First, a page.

New Jersey Gov. Chris Christie (R) today vetoed an increase in the minimum wage that was passed by the state’s Democratic senate. Using what’s known as a “conditional veto,” Christie sent the bill back saying he would sign it if certain changes were made, including: shrinking the increase from $8.50 to $8.25 per hour, phasing it in over three years, and eliminating a provision tying the wage to inflation.
New Jersey’s current minimum wage stands at $7.25, so Christie’s veto, in essence, is saying that he believes a $1 increase in the wage over three years is sufficient. As the New Jersey Policy Perspective noted, “the first year increase proposed by the governor of 25 cents will be erased by inflation by the time the third year kicks in its 25 cents.” Here are more benefits that Christie denied to working New Jerseyans:
— Wages would have increased by $439 million in the first year;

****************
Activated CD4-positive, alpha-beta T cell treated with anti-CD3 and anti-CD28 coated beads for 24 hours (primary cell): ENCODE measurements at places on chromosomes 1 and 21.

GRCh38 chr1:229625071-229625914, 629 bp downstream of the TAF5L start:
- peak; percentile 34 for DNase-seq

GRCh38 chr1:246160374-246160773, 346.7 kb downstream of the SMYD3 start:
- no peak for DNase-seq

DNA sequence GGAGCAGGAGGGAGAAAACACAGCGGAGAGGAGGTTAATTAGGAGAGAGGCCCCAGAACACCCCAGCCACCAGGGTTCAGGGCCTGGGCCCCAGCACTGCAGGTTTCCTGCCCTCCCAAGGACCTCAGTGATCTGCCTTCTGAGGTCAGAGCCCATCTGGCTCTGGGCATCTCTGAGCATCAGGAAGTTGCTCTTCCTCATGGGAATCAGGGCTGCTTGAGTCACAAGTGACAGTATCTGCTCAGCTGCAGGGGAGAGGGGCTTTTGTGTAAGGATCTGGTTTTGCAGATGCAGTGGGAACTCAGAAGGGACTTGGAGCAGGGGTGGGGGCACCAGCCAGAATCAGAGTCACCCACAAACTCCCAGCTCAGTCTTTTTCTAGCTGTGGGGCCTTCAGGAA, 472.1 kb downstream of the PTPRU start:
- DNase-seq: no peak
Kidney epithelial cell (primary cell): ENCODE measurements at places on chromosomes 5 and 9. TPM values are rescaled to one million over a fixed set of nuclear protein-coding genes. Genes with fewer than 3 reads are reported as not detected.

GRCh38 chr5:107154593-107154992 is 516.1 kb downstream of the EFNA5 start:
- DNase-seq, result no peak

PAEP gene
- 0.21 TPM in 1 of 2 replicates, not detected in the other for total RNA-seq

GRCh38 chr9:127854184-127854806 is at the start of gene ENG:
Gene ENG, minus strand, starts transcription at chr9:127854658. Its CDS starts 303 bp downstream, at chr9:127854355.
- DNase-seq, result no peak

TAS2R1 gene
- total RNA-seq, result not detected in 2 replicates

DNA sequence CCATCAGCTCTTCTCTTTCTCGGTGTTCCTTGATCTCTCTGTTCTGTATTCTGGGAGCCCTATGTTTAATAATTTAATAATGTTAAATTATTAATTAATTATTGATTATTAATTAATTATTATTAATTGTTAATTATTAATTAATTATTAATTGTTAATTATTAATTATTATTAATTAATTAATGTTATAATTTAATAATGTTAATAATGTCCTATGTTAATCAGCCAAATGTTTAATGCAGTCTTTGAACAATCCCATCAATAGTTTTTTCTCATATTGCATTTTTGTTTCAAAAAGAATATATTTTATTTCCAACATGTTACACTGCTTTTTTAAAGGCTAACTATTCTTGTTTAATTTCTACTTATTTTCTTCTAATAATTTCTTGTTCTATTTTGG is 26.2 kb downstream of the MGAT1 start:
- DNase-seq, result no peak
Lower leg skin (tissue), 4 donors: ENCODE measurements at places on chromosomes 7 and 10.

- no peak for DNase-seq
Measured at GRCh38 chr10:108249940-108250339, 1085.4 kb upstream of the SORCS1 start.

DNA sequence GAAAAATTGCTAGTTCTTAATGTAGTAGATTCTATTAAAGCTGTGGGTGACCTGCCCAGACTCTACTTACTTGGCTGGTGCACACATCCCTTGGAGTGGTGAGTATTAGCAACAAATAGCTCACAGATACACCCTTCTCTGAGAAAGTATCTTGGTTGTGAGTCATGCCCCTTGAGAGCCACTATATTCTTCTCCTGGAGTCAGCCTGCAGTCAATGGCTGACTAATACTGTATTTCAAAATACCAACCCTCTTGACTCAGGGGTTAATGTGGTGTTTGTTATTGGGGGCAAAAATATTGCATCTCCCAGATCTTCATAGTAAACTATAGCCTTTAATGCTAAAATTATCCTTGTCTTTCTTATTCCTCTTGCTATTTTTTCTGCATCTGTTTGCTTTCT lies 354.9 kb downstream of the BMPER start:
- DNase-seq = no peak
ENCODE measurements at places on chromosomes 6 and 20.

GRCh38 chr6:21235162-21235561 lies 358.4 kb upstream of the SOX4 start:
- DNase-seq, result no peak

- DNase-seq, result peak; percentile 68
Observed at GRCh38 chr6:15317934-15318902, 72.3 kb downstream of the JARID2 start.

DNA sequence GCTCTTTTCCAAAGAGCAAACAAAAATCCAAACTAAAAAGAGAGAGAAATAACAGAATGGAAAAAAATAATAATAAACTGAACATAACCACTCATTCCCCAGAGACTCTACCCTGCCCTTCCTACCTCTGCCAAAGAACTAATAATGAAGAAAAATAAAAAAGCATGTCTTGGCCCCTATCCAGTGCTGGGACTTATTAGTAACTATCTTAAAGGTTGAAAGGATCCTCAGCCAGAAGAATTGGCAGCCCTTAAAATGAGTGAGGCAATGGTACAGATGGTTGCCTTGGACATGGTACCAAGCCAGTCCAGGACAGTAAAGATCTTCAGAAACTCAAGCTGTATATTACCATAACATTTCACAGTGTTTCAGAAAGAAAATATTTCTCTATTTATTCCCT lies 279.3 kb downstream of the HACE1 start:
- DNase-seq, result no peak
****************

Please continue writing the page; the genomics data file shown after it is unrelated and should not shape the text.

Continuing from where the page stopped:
— Overall economic activity would increase by $278 million in the first year;
— The equivalent of 2,420 new full time jobs would be created;
— 537,000 people would have received an increase in wages: 307,000 New Jerseyans making between $7.25 and $8.50 per hour would’ve seen an immediate raise, and 230,000 New Jerseyans making between $8.50 and $9.75 per hour would’ve seen a raise as pay scales were adjusted upwards.
Christie vetoed the wage increase, even though the cost of living in the Garden State is about 30 percent higher than the national average, according to a study by the New Jersey Minimum Wage Advisory Commission.
Christie claimed that the minimum wage bill would threaten the slow economic recovery in New Jersey. “The sudden, significant minimum-wage increase in this bill, coupled with automatic raises each year tied to the Unites States consumer price index, will jeopardize the economic recovery we all seek,” Christie said. But as the Center for American Progress’ T. William Lester, David Madland, and Nick Bunker wrote, “We reviewed academic research that examines the effects of minimum wage increases during a recession or stretch of time with high unemployment and found significant evidence that even during hard economic times, raising the minimum wage is likely to have no adverse effect on employment.”